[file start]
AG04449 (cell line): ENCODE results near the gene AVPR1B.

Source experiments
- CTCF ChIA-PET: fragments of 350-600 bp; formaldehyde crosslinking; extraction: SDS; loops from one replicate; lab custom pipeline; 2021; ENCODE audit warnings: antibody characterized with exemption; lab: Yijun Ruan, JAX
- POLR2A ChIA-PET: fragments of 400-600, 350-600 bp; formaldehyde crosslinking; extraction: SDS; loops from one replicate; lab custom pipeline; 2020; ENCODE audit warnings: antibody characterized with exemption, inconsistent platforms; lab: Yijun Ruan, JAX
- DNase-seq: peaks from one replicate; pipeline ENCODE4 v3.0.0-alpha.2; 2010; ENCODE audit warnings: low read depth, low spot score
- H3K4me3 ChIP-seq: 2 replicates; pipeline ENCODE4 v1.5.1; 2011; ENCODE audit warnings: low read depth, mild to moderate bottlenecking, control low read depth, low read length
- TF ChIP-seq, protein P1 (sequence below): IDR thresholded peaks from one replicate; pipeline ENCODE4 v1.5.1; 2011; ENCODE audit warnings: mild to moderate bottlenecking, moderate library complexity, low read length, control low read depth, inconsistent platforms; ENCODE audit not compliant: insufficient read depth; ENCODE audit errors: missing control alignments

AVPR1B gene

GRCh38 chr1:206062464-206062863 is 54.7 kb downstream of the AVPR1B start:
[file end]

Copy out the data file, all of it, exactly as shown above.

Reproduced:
AG04449 (cell line): ENCODE results near the gene AVPR1B.

Source experiments
- CTCF ChIA-PET: fragments of 350-600 bp; formaldehyde crosslinking; extraction: SDS; loops from one replicate; lab custom pipeline; 2021; ENCODE audit warnings: antibody characterized with exemption; lab: Yijun Ruan, JAX
- POLR2A ChIA-PET: fragments of 400-600, 350-600 bp; formaldehyde crosslinking; extraction: SDS; loops from one replicate; lab custom pipeline; 2020; ENCODE audit warnings: antibody characterized with exemption, inconsistent platforms; lab: Yijun Ruan, JAX
- DNase-seq: peaks from one replicate; pipeline ENCODE4 v3.0.0-alpha.2; 2010; ENCODE audit warnings: low read depth, low spot score
- H3K4me3 ChIP-seq: 2 replicates; pipeline ENCODE4 v1.5.1; 2011; ENCODE audit warnings: low read depth, mild to moderate bottlenecking, control low read depth, low read length
- TF ChIP-seq, protein P1 (sequence below): IDR thresholded peaks from one replicate; pipeline ENCODE4 v1.5.1; 2011; ENCODE audit warnings: mild to moderate bottlenecking, moderate library complexity, low read length, control low read depth, inconsistent platforms; ENCODE audit not compliant: insufficient read depth; ENCODE audit errors: missing control alignments

AVPR1B gene

GRCh38 chr1:206062464-206062863 is 54.7 kb downstream of the AVPR1B start: